The RPE is a highly specialized epithelium that is crucial for maintaining photoreceptor function and visual cycle 
. Previous studies have shown a critical role for miRNAs in eye development, function, and survival in vivo
. Dicer-deficient mice show multiple defects, indicating an important role for miRNAs in many tissues including the eye 
. Previous miRNA profiles in RPE have primarily focused on mouse RPE or the human cell line ARPE19 
, however, miRNA profiles in human RPE are still limited. MiRNAs are proposed to act as fine tuners of gene expression either through inhibiting translation in the cytoplasm, or promoting mRNA degradation in the nucleus 
. More recently, miRNAs have been shown to primarily repress genes through transcriptional control 
. Therefore, we used different software to predict the mRNA target of differentially expressed miRNA. Many of the down-regulated miRNAs potentially target a generous portion of RPE signature genes. However, a recently published study comparing various miRNA prediction softwares show very low concordance between three major prediction algorithms (miRanda, TargetScan, PicTar), indicating the standard for predicting miRNA target genes are still not robust 
. To the best of our abilities and available tools, we employed these prediction algorithms to provide putative targets of key miRNAs.
Through profiling miRNA expression at four defined time points during RPE differentiation, our study demonstrated that each stage of RPE differentiation has a unique subset of miRNAs that are significantly differentially expressed compared to all other stages. We identified miRNAs that were exclusively enriched in ESCs, intermediate stages of spontaneously differentiated ESCs, and fully derived RPE. In addition, we were able to show that a portion of the miRNA become gradually increased or decreased, or transiently increased during the differentiation process, suggesting the expression level of particular miRNAs may be used as an indicator for RPE maturation. Thus, our study indicated that the degree of RPE differentiation can be gauged by profiling the specific mRNA expression patterns during RPE differentiation as shown in . Furthermore, by incorporating miRNA profiles from various somatic tissues, we were able to find a portion of miRNA that are specifically expressed in human RPE cells. Functional annotation of the predicted targets using DAVID revealed RPE-specific miRNAs are primarily associated in regulating the epithelial barrier and TGF-β pathway. TGF-β signaling pathway is essential for epithelium-mesenchymal transition in RPE cells, indicating suppression of the TGF-β pathway contributes to maintaining the epithelium in RPE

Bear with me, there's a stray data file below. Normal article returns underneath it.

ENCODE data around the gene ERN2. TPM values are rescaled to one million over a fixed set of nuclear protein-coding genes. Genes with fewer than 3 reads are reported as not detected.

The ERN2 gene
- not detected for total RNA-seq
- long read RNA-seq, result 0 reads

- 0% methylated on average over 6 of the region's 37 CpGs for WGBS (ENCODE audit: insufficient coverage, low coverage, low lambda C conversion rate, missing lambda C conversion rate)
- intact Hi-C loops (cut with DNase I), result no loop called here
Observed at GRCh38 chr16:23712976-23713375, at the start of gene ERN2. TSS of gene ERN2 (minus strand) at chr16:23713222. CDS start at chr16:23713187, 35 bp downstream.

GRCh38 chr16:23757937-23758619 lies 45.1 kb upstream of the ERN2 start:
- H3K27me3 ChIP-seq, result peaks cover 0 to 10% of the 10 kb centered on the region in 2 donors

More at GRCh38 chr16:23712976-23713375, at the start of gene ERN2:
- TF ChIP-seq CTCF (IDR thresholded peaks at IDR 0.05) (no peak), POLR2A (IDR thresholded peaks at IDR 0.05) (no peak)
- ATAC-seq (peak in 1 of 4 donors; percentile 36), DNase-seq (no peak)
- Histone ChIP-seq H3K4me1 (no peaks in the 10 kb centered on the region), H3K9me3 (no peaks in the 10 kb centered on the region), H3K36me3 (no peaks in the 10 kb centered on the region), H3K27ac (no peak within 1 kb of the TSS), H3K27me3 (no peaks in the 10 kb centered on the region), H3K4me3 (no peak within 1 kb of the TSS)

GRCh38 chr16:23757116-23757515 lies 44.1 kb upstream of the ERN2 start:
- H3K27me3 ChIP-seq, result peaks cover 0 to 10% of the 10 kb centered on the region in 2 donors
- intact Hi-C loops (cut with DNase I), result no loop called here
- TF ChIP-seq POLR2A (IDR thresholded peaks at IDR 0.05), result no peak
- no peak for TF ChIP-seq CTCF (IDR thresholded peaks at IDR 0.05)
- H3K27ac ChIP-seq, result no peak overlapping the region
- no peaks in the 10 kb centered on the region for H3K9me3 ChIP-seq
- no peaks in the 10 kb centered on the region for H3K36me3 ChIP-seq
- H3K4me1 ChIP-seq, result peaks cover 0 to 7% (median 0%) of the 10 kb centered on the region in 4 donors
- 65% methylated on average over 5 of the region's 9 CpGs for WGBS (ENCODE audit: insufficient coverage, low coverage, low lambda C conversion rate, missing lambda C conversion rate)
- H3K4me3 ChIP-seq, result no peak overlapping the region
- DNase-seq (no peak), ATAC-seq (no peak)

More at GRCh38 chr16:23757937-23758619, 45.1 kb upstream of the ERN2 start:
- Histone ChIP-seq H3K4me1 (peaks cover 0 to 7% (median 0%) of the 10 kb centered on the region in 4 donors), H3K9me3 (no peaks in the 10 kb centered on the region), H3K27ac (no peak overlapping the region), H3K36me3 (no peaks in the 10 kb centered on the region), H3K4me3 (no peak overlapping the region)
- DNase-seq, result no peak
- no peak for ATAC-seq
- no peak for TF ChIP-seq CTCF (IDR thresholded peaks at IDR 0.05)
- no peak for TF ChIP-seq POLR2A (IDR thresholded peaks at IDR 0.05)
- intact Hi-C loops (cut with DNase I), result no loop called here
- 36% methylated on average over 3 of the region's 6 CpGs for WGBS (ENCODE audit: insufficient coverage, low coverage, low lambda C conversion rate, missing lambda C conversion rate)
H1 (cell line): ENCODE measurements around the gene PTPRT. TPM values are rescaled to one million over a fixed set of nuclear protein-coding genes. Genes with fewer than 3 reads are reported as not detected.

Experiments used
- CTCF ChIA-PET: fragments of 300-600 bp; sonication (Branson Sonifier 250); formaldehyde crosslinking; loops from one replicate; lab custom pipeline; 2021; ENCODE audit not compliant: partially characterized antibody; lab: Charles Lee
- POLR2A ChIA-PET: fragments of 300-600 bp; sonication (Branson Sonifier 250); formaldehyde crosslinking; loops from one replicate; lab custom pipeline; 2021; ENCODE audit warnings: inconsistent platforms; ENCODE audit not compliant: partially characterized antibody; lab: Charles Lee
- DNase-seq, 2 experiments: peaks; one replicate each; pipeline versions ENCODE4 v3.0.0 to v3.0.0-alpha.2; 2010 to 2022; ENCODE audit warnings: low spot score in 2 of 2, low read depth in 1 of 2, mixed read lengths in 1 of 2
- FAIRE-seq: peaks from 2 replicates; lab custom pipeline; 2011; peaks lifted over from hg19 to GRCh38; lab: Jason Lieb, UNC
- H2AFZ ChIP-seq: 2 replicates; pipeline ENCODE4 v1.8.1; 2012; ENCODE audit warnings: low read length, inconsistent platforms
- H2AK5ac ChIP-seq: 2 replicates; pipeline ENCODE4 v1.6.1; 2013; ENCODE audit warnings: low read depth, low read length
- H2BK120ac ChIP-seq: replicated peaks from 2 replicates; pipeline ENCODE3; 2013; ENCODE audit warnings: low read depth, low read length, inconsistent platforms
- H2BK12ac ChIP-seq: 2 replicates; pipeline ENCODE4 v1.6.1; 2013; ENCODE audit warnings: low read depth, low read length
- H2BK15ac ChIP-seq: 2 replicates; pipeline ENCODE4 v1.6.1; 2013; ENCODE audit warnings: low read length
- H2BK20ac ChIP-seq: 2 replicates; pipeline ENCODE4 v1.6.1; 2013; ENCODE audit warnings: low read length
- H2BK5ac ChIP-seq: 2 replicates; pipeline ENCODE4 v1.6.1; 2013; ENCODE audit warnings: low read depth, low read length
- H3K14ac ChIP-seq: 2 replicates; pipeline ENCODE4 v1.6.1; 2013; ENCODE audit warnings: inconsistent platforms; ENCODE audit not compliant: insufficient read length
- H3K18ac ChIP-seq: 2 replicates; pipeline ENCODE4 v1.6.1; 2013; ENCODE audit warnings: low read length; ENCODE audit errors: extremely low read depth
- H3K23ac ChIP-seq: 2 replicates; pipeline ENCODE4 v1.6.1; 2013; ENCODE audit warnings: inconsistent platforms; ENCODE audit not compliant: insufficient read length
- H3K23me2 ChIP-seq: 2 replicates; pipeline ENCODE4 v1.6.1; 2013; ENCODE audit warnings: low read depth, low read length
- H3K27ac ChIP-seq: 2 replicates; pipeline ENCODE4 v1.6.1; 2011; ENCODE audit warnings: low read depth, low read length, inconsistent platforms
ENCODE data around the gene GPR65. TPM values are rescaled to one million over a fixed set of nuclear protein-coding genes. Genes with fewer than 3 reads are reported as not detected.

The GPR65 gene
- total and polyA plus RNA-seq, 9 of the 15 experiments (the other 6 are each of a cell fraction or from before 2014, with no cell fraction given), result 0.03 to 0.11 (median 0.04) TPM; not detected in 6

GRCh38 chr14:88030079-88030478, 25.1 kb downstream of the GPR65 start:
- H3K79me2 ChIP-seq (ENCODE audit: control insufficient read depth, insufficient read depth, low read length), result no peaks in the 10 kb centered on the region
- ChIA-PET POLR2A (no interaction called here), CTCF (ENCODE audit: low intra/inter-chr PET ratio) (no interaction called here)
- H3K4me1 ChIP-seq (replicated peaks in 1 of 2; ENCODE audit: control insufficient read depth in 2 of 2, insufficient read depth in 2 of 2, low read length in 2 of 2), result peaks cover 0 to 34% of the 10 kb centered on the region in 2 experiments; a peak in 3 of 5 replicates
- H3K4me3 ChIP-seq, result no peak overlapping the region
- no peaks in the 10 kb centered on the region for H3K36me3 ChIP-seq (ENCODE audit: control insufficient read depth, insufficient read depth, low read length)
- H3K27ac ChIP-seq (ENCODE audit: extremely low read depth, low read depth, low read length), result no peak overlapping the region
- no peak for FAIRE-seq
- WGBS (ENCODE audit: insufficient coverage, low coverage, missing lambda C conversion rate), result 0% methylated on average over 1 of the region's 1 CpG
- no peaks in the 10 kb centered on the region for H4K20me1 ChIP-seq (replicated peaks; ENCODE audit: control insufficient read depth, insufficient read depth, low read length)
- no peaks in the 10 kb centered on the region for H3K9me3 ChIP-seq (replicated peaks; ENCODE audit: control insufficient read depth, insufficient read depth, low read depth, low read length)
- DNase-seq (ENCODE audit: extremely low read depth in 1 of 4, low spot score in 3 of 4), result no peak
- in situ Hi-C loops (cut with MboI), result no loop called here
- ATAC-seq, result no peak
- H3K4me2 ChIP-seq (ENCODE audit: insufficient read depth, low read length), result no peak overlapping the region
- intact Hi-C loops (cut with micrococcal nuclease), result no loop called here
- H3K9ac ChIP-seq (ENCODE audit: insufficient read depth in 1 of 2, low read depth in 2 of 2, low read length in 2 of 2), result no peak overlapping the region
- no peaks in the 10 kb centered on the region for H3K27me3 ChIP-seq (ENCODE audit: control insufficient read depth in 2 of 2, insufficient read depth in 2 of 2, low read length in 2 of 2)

. Future study shall validate the function of these miRNA in RPE differentiation through gain or loss of function experiments. We also find a portion of human RPE-specific miRNAs also share enrichment in mouse RPE, indicating a potentially conserved functional role for these miRNAs. We suggest that the human RPE-specific miRNA signature may serve as molecular markers for characterizing functional RPE.
Age-related macular degeneration (AMD) is characterized by malfunction and degeneration of RPE. Recently, Kaneko et al. 
discovered a miRNA-independent cell survival function for DICER1 in the context of AMD pathology, demonstrating upregulation of Alu elements in the absence of DICER1 promoted RPE cell death. However, this does not exclude the possibility for miRNAs in maintaining other features of RPE. Indeed, other studies have shown that miRNA may play important roles in AMD pathogenesis. Lin et al. discovered that miR-23a was down regulated in AMD eyes while upregulation of miR-23a can protect RPE cell from oxidative damage in ARPE19 cells 
. In our dataset, miR-23a was enriched in RPE cells, and its expression was significant increased during development, supporting the hypothesis that miR-23a expression is necessary for maintaining healthy RPE. Overall, our data uncovered a unique set of miRNAs that are expressed in RPE, suggesting a small number of key miRNAs may contribute to promoting RPE survival and function.